I wanted the electric field between concentric cylinders, and got anexpression using Gauss' Law that considers only charge enclosed. Thus, there was no influence due to the outer cylinder.
But, if we consider the limiting case of the inner cylinder having very large curvature and the outer cylinder not too far off from it..i.e a is very large and b is just larger than a.
I assume that then the electric field between the cylinders can be considered as a flat plate analogy, which gives some other answer of the field between(for flat plate analogy, the outer cylinder also supplies electric field but it had no influence watsoever when we considered the normal cases)...Please help. I cant figure out what's wrong.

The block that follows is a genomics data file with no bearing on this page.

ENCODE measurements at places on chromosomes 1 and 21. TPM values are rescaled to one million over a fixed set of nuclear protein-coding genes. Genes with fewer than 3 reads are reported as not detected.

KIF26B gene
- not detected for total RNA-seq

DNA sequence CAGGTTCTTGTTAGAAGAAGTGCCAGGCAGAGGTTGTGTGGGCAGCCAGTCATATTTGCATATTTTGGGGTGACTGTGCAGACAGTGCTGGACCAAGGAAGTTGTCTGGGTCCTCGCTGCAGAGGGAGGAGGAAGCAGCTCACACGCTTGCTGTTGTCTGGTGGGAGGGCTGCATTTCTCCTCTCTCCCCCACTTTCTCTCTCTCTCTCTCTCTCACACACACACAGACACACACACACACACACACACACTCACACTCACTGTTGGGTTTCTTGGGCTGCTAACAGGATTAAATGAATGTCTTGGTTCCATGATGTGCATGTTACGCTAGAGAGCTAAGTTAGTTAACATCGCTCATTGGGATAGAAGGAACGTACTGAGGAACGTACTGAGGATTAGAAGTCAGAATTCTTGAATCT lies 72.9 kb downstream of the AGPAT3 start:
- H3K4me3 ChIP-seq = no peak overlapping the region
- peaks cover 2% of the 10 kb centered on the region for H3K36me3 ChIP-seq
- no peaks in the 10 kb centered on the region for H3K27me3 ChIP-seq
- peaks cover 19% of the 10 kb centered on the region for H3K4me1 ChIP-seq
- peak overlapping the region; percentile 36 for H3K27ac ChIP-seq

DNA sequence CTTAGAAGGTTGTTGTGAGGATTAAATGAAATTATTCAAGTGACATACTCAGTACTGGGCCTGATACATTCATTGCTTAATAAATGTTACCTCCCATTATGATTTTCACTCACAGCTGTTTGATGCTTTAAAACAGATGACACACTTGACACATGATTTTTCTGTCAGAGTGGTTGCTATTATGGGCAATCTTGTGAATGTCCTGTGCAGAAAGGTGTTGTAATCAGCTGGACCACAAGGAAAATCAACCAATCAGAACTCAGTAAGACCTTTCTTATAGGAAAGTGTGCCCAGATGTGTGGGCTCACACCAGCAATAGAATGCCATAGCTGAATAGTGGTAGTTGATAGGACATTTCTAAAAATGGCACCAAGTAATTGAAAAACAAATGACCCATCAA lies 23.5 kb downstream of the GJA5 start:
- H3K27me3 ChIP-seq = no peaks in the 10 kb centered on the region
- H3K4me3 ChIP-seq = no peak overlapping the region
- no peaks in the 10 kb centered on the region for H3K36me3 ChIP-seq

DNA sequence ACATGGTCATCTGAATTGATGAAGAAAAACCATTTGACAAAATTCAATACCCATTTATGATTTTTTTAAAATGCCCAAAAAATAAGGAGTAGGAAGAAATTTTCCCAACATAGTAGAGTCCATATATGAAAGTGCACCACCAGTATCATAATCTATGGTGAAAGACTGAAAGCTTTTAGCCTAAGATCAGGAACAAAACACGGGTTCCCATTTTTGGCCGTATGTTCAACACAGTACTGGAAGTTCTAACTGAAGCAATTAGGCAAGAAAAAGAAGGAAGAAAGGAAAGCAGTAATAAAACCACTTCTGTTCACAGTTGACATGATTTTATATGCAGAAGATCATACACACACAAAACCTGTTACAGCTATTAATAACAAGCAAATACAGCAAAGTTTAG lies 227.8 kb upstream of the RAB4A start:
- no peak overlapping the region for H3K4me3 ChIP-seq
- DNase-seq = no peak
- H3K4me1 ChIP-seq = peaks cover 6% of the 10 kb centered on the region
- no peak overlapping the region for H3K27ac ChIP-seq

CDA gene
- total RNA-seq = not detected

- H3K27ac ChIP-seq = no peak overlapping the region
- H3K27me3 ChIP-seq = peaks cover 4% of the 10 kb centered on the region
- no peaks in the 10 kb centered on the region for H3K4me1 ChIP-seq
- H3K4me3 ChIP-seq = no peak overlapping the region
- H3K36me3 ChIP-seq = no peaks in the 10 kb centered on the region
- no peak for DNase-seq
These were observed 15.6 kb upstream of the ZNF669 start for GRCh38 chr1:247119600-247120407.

And suppose now, I consider both the cylinders to be dielectrics. Does that affect the analysis? Will the Gauss' Law still be applicable? Will the field inside an infinitely long uniformly charged cylinder still be zero, and have no affect on the electric field between the Dielectrics??
Electric Field between concentric cylinders - bobpursley, Friday, May 23, 2008 at 6:02am
Gauss Law applies, no matter if the inner surface is curved, or flat. It is the charge enclosed in the gaussian volume that affects the field through the gaussian surface.